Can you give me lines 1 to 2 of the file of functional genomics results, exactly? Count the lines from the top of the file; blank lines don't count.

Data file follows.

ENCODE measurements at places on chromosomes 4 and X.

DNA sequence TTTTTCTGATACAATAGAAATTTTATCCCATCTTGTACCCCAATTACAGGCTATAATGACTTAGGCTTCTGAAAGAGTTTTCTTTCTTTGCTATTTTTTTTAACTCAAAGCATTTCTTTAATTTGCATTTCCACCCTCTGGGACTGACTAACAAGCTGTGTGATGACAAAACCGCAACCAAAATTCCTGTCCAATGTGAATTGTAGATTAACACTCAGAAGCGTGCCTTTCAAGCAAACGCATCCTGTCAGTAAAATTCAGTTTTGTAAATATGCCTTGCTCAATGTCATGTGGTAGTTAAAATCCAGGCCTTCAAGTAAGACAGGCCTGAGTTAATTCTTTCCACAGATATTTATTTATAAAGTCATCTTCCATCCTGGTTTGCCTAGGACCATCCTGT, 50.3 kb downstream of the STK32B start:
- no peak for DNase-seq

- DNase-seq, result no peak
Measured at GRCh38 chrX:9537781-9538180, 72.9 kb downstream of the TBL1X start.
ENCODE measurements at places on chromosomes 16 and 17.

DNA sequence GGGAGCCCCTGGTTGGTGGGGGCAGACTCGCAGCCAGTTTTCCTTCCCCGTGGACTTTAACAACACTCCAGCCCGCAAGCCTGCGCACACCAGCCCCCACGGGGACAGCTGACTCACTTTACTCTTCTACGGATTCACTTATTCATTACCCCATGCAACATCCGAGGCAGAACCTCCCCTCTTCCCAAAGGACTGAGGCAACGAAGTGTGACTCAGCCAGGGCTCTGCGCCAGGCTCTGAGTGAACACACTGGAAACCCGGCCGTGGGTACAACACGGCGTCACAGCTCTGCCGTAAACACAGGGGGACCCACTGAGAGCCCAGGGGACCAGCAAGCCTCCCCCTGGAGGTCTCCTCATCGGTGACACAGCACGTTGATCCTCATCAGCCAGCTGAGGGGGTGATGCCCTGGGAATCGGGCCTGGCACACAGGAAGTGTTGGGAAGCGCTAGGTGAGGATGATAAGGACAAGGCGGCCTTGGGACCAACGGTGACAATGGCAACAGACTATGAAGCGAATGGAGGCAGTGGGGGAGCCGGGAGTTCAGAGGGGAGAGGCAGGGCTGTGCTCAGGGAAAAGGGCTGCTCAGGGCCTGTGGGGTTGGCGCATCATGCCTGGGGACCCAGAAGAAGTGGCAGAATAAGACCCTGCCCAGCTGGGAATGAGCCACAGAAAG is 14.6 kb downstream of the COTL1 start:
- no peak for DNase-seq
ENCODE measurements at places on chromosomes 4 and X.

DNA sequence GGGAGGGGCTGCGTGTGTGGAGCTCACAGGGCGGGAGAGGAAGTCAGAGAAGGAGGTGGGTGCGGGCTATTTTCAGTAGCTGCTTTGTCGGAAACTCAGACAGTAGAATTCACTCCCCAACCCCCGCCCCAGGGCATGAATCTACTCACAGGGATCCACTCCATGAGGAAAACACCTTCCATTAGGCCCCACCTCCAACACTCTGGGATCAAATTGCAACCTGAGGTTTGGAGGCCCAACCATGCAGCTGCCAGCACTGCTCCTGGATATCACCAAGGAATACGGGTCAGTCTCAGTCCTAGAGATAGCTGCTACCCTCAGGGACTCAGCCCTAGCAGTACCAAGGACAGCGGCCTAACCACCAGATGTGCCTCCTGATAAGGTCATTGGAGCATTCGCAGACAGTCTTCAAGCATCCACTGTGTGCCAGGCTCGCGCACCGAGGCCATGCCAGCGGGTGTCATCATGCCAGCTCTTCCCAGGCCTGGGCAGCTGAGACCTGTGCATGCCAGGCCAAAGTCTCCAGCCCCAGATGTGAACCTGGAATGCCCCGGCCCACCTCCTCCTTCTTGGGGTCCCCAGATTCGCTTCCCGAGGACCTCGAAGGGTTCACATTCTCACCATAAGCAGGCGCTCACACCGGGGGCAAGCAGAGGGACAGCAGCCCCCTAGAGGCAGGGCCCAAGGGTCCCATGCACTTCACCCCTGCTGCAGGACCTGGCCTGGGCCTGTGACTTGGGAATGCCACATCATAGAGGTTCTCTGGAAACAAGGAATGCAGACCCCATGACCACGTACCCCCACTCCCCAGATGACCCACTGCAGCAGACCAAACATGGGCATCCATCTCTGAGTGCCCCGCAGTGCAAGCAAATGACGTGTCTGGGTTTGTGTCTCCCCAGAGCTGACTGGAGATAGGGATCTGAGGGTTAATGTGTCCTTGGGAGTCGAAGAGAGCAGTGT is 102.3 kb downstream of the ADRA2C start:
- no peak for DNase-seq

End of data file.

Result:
ENCODE measurements at places on chromosomes 4 and X.

DNA sequence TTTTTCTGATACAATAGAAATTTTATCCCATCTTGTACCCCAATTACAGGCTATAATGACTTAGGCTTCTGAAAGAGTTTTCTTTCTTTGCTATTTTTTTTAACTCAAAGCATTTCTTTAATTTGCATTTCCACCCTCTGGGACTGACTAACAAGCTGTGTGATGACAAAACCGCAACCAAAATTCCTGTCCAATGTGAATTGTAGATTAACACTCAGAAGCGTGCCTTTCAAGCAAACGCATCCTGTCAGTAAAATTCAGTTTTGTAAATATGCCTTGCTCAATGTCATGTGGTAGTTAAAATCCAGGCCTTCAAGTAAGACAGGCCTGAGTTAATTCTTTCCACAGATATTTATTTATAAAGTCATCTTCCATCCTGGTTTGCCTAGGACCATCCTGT, 50.3 kb downstream of the STK32B start: